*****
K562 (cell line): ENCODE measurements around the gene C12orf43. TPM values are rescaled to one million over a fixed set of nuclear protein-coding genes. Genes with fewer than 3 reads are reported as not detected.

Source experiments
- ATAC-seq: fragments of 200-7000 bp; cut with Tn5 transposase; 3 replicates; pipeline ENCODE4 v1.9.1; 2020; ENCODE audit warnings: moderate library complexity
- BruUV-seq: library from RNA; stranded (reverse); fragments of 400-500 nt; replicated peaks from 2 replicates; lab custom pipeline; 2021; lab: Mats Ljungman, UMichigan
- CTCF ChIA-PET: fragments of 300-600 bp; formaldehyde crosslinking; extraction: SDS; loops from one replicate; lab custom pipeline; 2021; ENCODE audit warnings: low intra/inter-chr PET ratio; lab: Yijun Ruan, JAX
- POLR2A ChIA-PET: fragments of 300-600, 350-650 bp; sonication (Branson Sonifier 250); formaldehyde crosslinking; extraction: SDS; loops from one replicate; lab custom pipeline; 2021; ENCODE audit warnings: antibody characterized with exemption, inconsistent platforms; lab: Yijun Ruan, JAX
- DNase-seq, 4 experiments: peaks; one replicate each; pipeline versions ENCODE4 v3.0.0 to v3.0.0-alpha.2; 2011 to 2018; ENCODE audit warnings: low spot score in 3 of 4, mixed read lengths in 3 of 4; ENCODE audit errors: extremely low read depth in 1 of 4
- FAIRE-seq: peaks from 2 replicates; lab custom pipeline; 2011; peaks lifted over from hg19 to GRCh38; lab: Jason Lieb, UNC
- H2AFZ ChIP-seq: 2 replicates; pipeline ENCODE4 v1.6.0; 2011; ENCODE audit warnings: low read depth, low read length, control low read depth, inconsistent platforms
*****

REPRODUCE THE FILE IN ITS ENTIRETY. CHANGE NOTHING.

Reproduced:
K562 (cell line): ENCODE measurements around the gene C12orf43. TPM values are rescaled to one million over a fixed set of nuclear protein-coding genes. Genes with fewer than 3 reads are reported as not detected.

Source experiments
- ATAC-seq: fragments of 200-7000 bp; cut with Tn5 transposase; 3 replicates; pipeline ENCODE4 v1.9.1; 2020; ENCODE audit warnings: moderate library complexity
- BruUV-seq: library from RNA; stranded (reverse); fragments of 400-500 nt; replicated peaks from 2 replicates; lab custom pipeline; 2021; lab: Mats Ljungman, UMichigan
- CTCF ChIA-PET: fragments of 300-600 bp; formaldehyde crosslinking; extraction: SDS; loops from one replicate; lab custom pipeline; 2021; ENCODE audit warnings: low intra/inter-chr PET ratio; lab: Yijun Ruan, JAX
- POLR2A ChIA-PET: fragments of 300-600, 350-650 bp; sonication (Branson Sonifier 250); formaldehyde crosslinking; extraction: SDS; loops from one replicate; lab custom pipeline; 2021; ENCODE audit warnings: antibody characterized with exemption, inconsistent platforms; lab: Yijun Ruan, JAX
- DNase-seq, 4 experiments: peaks; one replicate each; pipeline versions ENCODE4 v3.0.0 to v3.0.0-alpha.2; 2011 to 2018; ENCODE audit warnings: low spot score in 3 of 4, mixed read lengths in 3 of 4; ENCODE audit errors: extremely low read depth in 1 of 4
- FAIRE-seq: peaks from 2 replicates; lab custom pipeline; 2011; peaks lifted over from hg19 to GRCh38; lab: Jason Lieb, UNC
- H2AFZ ChIP-seq: 2 replicates; pipeline ENCODE4 v1.6.0; 2011; ENCODE audit warnings: low read depth, low read length, control low read depth, inconsistent platforms